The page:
As you already know if you’ve been reading our blog for a while, we at Share IT love Microsoft products. From Microsoft Teams to OneDrive, Yammer, and SharePoint - we simply adore playing with all the goodies that originate from Microsoft’s kitchen.
Our team is made out of Microsoft certified trainers and professionals who share a great wealth of knowledge of all Microsoft-related things.
Even though SharePoint is definitely our bread and butter, we are known to dabble with other solutions as well. In this article, we’re going to do just that - step away from SharePoint and focus on other interesting solutions that Microsoft offers.
Today, we’ll closely focus on Microsoft Power Platform.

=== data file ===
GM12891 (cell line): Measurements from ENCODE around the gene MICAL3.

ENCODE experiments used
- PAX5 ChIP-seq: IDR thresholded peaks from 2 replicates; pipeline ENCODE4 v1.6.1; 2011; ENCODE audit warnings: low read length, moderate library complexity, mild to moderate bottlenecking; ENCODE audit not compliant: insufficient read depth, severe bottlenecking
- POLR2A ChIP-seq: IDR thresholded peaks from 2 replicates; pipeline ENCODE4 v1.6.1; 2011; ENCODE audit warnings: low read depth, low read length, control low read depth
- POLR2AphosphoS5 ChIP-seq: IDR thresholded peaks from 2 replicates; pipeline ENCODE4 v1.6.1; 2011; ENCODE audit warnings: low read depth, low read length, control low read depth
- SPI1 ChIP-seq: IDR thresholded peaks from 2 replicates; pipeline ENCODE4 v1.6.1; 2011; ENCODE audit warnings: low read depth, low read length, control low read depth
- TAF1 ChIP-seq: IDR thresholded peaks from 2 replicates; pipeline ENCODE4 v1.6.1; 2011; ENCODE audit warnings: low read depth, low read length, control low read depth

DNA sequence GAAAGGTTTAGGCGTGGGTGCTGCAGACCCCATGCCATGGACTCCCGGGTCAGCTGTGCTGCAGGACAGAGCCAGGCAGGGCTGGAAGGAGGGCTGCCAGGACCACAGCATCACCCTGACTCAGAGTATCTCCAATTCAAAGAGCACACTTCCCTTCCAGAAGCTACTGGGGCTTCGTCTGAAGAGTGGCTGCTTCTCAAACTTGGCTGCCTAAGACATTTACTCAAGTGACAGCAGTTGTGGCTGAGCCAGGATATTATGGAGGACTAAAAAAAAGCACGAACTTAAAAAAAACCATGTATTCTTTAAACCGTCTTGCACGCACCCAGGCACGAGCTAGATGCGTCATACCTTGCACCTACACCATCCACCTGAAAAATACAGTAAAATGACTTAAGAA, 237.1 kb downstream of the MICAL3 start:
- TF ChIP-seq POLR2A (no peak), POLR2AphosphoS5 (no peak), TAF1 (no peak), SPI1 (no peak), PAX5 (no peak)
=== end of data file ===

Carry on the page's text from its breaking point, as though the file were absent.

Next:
Individually, these platforms are created with a goal of providing support for overcoming specific challenges:
However, as integral parts of “The Power Platform”, they come together as the ultimate stack for easily accessing, analyzing, using, and automating important business data.
Historically, the operations that these Power platforms have individually performed were in the hands of the IT sector. If regular business people, for instance, needed to get involved in the app development process, process automation or even data analysis - they usually reached out to the IT department for help.
This is how the process usually looked like:
Business users typically create a “request” in which they ask the IT team to help automate a process, etc.
Of course, this request is never addressed instantly and that creates frustration. No matter how proactive and agile your IT organization is, chances are it will still struggle to rapidly solve every single business problem across the enterprise. That is why most IT departments operate in a similar way - they acknowledge incoming requests and add them to the IT backlog where they start prioritizing them.